When the applicant’s attorney “beats you to the punch” in seeking a Qualified Medical Examiner panel, you are likely to get stuck with either a Chiropractic or Pain Management specialty. And as we know, it is hardly ever the most appropriate specialty. So what can we do?

Title 8, California Code of Regulations, §31.5, QME Replacement Requests, provides the authority to seek a Replacement Panel under the more appropriate specialty.

The section starts, “A replacement QME to a panel, or at the discretion of the Medical Director a replacement of an entire panel of QMEs, shall be selected at random by the Medical Director and provided upon request whenever any of the following occurs:”

There are then 16 options provided in the section. However, subsection 10 is the only option that specifically allows for a replacement panel under a new specialty. This subsection reads, “The Medical Director, upon written request, filed with a copy of the Doctor’s First Report of Occupational Injury or Illness (Form DLSR 5021) and the most recent DWC Form PR-2 (“Primary Treating Physician’s Progress Report”) or narrative report filed in lieu of the PR-2, determines after a review of all appropriate records that the specialty chosen by the party holding the legal right to designate a specialty is medically or otherwise inappropriate for the disputed medical issue(s). The Medical Director may request either party to provide additional information or records necessary for the determination.”

Obviously, the medical record must lend support to your arguments for a new specialty as the section specifically requires the medical reports (as stated above) get sent to the medical director along with your “written request”.

Having said that, I was recently involved in a case where the medical director issued a replacement panel under the Orthopedic Surgery specialty, replacing the original Chiropractic panel. A specific and descriptive explanation was provided by the medical unit in issuing the new panel with the conclusion that the Orthopedic Surgery was the more appropriate specialty. Unfortunately, the applicant attorney did not accept the decision and we were forced to Court for a final ruling.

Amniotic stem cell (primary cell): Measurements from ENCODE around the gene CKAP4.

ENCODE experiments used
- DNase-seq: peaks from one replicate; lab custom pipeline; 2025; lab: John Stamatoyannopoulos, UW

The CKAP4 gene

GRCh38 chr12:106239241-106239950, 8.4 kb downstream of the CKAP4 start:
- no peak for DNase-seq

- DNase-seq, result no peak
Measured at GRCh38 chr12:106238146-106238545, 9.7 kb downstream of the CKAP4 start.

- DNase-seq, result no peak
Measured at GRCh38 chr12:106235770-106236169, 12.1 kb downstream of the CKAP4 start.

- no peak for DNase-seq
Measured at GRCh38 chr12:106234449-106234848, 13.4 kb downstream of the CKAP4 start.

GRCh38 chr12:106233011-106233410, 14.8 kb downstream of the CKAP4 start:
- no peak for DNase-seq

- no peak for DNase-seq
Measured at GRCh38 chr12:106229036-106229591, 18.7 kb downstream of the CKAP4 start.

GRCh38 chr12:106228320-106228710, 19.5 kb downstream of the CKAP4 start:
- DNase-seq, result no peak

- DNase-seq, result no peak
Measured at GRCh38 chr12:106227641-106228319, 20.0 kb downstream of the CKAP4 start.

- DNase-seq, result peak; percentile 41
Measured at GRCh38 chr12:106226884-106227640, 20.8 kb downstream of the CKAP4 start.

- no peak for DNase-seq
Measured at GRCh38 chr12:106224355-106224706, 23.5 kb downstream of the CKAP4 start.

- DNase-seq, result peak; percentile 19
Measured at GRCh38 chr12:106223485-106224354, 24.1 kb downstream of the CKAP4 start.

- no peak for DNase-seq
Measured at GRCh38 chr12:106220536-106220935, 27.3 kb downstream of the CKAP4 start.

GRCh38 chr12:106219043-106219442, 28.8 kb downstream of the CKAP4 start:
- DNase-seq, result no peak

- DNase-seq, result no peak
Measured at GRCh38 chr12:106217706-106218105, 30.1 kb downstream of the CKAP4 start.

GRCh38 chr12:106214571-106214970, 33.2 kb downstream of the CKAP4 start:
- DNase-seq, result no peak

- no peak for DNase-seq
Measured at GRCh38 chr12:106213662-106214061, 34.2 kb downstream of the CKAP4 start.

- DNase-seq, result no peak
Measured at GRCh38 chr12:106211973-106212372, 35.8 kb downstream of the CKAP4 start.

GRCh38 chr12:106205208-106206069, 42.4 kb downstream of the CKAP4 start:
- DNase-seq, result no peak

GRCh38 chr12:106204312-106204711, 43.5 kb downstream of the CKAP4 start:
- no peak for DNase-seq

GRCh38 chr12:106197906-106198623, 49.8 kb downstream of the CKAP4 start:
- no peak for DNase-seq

Our one issue was the fact that the standard as listed in subsection 10 is not which is more appropriate, the standard is whether the original chosen specialty is “medically or otherwise inappropriate”. In our case, the written explanation from the medical unit did not say that the Chiropractic specialty was inappropriate, it only stated the Orthopedic was more appropriate. For our case, we agreed to an Orthopedic AME so we do not know how the Court would rule.

A helpful hint: when writing to the Medical Unit with your “written request” for a replacement panel under the new specialty, include subsection 9 as grounds for your request. This subsection reads, “The Medical Director, upon written request, finds good cause that a replacement QME or a replacement panel is appropriate for reasons related to the medical nature of the injury. For purposes of this subsection, “good cause” is defined as a documented medical or psychological impairment.”

First, this allows the Medical Director some “wiggle room” to allow the replacement panel when it may be easier to provide the replacement when the new specialty is more appropriate, as opposed to proving the original specialty is inappropriate. At the very least, it is additional grounds and an additional argument you can make.

Secondly, you may not have the appropriate medical record as listed in subsection 10. It would appear that subsection 9 requires some medical reporting gets sent to the Medical Director to substantiate the request for the new specialty replacement. However, it does not require the sending of a “Doctor’s First Report” and follow-up report. If your case does not have the availability of these reports, then subsection 9 may be your only legitimate grounds to seek the replacement panel under the different specialty.

I hope this helps and best of luck in getting those chiropractic panels replaced.